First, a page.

Through our network and projects we assess how business, society and public affairs contribute to climate change. But more importantly, we identify practices that lead to more carbon emissions and work within the productivity space to help businesses accomplish more while being more eco-friendly. Currently, this is done through sustainable and resilient planning of supply chains and how forecasting technologies using space data (Earth Observation) can inform ground-based staff on supply and demand. We envision this to lower the number of vehicles on the road to meet supply targets, avoid wastage of products that would need to be disposed (loss in products means the input of carbon does not match the benefit to the public), develop better business continuity planning during emergencies, and manage better planned shipments. We hope that through these technologies, we go further in advising businesses on more environmentally friendly transit routes, while also highlighting affected routes that would lead the aforementioned loss in products or supply disruptions.
In the whole climate change space, we specialise in minimising the effects of climate variability on society, health and food security. Working with our project collaborators, Kapsule and HR Wallingford, we aim to showcase how climate is becoming more unpredictable, but there are ways to use space data to better understand weather patterns and unlock ways to move forward through a changing world. A private initiative called NotSight Research will create the stage on how we have to act now to change how our businesses work and navigate through societal, political, and environmental challenges.
Targets identified by our Collaboration Partners
1. Governments to allocate financial incentives for the reduction of carbon emissions and/or tax major carbon producers. Use of levies on poor environmental and carbon industries to provide funding for investment in research, innovation and capital kick-starters to cleaner and greener alternatives.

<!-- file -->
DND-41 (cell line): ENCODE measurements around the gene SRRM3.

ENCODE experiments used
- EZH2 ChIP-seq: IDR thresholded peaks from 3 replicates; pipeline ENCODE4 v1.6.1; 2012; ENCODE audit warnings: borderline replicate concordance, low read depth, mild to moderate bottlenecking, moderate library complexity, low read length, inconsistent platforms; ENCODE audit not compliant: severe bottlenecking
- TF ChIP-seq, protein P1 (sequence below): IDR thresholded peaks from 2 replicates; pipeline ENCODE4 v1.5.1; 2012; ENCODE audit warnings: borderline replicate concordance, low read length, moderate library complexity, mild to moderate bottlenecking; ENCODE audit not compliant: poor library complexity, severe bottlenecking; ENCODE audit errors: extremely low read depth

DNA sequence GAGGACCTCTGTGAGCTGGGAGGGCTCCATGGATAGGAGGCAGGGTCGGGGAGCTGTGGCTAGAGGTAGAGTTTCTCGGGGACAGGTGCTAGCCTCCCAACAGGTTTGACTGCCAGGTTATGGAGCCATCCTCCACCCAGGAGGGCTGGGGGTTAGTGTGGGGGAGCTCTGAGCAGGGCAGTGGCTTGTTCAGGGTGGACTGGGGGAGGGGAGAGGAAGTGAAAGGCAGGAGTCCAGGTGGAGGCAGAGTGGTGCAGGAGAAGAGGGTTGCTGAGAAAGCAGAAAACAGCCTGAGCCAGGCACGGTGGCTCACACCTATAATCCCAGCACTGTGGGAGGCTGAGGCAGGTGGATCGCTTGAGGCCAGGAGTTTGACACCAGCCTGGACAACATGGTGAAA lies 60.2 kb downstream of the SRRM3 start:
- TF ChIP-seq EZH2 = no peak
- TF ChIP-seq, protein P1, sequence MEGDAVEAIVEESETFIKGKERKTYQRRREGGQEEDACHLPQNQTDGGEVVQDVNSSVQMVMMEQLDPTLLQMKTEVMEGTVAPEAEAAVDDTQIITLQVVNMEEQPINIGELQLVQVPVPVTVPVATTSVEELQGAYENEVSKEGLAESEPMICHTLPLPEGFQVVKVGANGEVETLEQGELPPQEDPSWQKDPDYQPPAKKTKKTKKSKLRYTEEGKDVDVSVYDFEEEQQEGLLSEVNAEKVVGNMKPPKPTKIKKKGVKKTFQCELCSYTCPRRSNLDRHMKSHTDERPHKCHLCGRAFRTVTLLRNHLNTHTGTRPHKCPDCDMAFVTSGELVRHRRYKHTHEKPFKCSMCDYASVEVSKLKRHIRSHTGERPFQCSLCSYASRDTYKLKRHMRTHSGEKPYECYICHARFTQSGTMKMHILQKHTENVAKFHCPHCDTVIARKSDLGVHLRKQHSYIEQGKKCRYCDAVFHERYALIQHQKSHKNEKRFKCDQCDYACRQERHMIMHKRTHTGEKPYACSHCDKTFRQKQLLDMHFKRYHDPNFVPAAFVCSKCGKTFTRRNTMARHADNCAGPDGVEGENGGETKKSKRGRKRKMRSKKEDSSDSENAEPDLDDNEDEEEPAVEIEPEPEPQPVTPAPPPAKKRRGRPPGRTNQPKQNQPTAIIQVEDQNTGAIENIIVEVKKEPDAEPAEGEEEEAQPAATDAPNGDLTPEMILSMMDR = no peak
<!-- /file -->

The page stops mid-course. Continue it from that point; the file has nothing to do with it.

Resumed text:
2. Promote technological innovation to develop better responses as part of the efforts to tackle climate change using the ‘provider gets’ principle, instead of the ‘polluter pays’, the latter which encourages paying off pollution without proper management of it.
3. We want it recognised that climate change doesn’t limit what we can achieve as global economy. What limits us is believing that we, as individuals, cannot make a difference. And what businesses need to recognise and better plan for is variability in consumer habits and climates.
4. Create an equitable system to monitor the international full life cycle of the ethical and carbon footprint on products and services so that consumers can more easily make ethically informed choices.
In summary, we envision wider public access to data, enable citizen scientists and innovators to research and develop new and better ways to work with nature in order to increase our resilience and restore our ecosystems.